This year, unlike the previous few, I did not have the full 40 days of the Lenten season to wander with the music, ingraining it into my motor memory and stamping it upon my soul. Instead, I had a week and a half. Apparently, that is not enough for someone of my meager talent and ability.

We chose to do the violin music written by John Williams for the movie Schindler's List. The music is haunting and beautiful. It is dark and deep and written with such precision and clarity that the emotion almost oozes out of the notes. It almost plays itself. Almost. 

I love this music. I love it beyond what is normal. My heart cries in agony for the chilling story that it is meant to convey. The character of the piece grips me and forces me into a place I do not wish to remain for too long, yet I cherish every moment spent there. Really. It is powerful. 

And I wanted it to be that kind of story and power for those who would be in the congregation on Friday night. I wanted it to speak to their hearts the secrets, the sorrow, the gift of Good Friday that perhaps they have not yet known. I wanted God to be there, in the music, wrapping them up and filling them with the sacred. I wanted Him to use me to tell the story of Good Friday. And I wanted it to be perfect. 

That is not what happened. 

What did happen during worship was as haunting for me as the music is supposed to be, yet without the beauty of the melodies. I messed up early and became timid and nervous and with each passing mistake of tone or intonation, my music froze as if I had never seen the notes before. It was not what I had hoped for. It was not what I had envisioned. It was not what I had practiced and rehearsed. Sure, there were some beautiful spots here and there, there were some moments of magic, it wasn't a total train wreck. But it was so far from perfect, so far from what I had expected, I could hardly fathom that it had been me up there making such a mess of such an incredible piece.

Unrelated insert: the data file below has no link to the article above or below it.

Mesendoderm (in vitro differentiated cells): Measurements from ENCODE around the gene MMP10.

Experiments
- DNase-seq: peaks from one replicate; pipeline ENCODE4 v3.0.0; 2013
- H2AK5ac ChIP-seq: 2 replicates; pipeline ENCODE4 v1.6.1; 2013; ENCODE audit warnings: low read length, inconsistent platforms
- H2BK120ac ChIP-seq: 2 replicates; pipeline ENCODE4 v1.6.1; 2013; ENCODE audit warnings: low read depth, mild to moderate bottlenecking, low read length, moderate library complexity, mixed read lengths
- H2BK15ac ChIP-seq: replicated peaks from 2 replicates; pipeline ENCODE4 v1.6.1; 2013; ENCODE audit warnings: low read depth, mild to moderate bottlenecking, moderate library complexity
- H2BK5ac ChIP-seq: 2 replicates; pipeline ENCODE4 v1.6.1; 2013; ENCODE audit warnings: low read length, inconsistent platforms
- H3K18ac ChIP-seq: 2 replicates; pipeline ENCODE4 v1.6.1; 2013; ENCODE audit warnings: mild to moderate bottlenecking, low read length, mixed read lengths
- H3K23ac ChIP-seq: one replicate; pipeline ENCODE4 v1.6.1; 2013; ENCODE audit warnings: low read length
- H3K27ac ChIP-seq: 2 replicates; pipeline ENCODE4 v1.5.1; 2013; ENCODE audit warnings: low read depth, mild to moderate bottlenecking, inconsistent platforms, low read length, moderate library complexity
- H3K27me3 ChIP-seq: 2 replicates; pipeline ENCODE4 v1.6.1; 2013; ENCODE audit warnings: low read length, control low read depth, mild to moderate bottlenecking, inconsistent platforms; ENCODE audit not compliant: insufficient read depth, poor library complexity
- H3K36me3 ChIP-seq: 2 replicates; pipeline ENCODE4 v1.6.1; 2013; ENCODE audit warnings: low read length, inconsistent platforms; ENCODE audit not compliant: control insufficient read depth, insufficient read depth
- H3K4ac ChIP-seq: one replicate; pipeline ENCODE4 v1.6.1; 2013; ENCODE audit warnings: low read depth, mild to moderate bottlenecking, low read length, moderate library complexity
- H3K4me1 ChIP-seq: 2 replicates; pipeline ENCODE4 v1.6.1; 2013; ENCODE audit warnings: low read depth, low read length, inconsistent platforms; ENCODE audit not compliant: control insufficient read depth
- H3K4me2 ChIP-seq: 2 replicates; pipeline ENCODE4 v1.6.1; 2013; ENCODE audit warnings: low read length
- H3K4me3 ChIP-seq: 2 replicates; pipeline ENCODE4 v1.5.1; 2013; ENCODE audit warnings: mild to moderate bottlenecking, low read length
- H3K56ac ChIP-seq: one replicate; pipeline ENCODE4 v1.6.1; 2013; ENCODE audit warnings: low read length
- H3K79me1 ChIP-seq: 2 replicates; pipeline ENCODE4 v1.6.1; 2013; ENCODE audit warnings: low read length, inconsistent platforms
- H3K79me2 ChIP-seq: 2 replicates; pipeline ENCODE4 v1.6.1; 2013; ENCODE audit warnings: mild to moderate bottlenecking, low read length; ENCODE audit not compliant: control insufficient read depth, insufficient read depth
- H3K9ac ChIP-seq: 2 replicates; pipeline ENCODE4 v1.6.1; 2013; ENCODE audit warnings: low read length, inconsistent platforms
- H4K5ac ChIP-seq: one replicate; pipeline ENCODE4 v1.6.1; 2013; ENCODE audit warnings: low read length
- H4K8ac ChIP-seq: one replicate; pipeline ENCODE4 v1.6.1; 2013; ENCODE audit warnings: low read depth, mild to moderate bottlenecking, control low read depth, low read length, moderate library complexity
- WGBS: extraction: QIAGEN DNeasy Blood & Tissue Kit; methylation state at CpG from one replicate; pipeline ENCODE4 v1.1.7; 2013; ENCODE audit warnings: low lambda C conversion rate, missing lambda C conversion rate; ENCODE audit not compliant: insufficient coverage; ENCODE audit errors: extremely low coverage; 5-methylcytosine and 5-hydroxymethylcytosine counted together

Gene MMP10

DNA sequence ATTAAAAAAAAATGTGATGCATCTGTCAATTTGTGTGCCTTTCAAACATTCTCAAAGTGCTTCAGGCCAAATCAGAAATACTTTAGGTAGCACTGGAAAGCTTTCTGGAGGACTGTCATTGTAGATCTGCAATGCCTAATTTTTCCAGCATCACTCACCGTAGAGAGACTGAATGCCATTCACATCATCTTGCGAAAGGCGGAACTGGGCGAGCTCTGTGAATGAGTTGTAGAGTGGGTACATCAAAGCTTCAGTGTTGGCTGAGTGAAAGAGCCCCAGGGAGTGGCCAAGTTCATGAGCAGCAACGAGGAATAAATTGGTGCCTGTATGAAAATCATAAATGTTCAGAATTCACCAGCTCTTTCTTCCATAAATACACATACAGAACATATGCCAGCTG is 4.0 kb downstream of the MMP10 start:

At the end of the service with the lights out, the darkness of night engulfing the sanctuary and the congregants quietly exiting the space, I slowly put my violin back in its case. Heartbroken. I felt a state of remorse and shock and regret wash over me. How could it have been THAT bad? 

Madeline and Aidan hurried up to me. Madeline's bright eyes beaming in the darkness. "You were wonderful, Mommy!" she exclaimed. And she truly meant it. 

"I made a mistake," I said to her, head hung low; how big the mistakes loomed in my mind.

"Actually, Mom, you made several," Aidan said. "But, I don't think everyone noticed really." And he really meant it too, at least the first part. 

I left with my spirits all but completely shot. I think it is what they call gloom.